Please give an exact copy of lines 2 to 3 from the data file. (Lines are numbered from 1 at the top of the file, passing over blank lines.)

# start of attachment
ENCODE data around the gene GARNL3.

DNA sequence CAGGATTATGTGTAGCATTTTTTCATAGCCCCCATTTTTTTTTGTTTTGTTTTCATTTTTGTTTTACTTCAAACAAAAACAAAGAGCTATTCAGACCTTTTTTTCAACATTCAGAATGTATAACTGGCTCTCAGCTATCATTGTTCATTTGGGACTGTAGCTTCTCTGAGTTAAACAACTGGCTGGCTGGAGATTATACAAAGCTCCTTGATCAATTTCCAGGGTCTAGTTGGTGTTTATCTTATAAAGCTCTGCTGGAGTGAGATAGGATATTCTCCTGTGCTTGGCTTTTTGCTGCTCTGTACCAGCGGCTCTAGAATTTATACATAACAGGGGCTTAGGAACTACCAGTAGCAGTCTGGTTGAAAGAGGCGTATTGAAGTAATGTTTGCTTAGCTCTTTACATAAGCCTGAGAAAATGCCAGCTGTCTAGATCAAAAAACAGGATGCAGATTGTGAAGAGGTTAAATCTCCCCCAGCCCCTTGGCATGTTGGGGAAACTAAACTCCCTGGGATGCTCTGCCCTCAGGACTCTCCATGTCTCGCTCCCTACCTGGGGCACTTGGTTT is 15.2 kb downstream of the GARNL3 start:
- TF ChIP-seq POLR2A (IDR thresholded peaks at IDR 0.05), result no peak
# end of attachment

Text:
DNA sequence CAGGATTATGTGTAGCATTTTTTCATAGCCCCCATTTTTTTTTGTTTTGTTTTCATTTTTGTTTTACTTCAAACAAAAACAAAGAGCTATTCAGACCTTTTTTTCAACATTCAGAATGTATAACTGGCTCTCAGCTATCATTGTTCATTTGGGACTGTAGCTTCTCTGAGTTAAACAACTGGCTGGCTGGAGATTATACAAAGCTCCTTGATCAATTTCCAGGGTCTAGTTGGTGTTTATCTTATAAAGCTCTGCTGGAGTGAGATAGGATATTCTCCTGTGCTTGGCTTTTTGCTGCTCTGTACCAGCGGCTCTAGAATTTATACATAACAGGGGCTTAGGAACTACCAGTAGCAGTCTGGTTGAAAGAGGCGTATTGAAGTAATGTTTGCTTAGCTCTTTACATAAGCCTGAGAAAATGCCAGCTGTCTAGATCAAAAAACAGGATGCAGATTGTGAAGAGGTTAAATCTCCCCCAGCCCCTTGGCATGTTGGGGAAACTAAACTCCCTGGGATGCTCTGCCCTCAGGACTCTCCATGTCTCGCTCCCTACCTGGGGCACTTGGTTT is 15.2 kb downstream of the GARNL3 start:
- TF ChIP-seq POLR2A (IDR thresholded peaks at IDR 0.05), result no peak